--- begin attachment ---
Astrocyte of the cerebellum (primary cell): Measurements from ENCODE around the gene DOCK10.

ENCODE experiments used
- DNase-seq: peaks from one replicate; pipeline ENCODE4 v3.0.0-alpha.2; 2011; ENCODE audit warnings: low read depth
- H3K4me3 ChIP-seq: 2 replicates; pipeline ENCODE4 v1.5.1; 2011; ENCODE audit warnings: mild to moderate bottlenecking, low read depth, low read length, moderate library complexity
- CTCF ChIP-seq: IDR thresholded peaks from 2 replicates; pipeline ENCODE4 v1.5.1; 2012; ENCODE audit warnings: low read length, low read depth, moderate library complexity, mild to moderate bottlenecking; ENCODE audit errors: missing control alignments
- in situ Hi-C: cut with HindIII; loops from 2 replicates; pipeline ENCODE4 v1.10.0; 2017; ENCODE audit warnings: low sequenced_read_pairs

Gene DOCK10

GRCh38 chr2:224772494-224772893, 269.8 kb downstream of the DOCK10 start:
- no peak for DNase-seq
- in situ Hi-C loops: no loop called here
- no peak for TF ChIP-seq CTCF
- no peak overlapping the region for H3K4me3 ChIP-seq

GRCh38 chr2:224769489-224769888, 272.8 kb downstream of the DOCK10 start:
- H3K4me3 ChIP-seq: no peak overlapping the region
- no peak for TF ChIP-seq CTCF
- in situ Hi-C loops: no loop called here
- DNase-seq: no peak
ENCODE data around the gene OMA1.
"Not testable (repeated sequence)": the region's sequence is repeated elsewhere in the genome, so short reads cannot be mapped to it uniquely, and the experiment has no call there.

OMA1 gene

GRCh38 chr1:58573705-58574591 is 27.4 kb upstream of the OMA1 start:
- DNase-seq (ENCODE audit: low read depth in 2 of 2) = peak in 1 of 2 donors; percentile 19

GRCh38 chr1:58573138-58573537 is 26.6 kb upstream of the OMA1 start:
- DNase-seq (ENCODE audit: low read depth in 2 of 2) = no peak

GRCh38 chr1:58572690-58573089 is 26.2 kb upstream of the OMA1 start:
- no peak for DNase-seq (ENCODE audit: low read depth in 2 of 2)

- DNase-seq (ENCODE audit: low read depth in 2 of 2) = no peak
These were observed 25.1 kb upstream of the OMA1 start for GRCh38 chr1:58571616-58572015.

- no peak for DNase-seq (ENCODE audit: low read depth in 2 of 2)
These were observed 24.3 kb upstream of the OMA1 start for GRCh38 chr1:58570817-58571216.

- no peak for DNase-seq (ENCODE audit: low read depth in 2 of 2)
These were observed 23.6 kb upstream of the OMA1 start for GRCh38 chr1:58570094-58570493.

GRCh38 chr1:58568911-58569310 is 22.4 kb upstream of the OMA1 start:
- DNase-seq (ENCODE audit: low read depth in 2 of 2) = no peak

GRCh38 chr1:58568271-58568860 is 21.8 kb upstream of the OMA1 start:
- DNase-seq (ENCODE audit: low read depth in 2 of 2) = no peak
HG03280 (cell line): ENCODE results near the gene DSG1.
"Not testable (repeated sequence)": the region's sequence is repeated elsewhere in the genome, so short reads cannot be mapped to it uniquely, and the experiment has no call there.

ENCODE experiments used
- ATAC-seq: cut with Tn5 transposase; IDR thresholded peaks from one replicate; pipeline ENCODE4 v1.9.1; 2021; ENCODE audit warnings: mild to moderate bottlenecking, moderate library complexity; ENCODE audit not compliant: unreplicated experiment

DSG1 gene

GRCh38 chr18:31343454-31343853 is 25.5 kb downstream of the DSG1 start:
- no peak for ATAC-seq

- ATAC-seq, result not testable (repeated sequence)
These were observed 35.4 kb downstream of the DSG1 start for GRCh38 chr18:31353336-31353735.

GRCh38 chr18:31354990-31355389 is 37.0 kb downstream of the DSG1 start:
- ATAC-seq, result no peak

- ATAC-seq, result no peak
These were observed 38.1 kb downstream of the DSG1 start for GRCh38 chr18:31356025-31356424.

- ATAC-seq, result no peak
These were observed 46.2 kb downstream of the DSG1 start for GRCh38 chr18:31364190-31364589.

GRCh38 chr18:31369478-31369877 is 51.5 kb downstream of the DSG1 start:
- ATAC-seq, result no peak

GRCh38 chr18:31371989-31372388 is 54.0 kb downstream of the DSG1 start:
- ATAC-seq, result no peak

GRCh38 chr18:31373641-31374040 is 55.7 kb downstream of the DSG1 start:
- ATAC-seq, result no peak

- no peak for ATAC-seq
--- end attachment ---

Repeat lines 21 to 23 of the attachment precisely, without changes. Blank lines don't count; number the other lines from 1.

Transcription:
GRCh38 chr1:58573705-58574591 is 27.4 kb upstream of the OMA1 start:
- DNase-seq (ENCODE audit: low read depth in 2 of 2) = peak in 1 of 2 donors; percentile 19

GRCh38 chr1:58573138-58573537 is 26.6 kb upstream of the OMA1 start: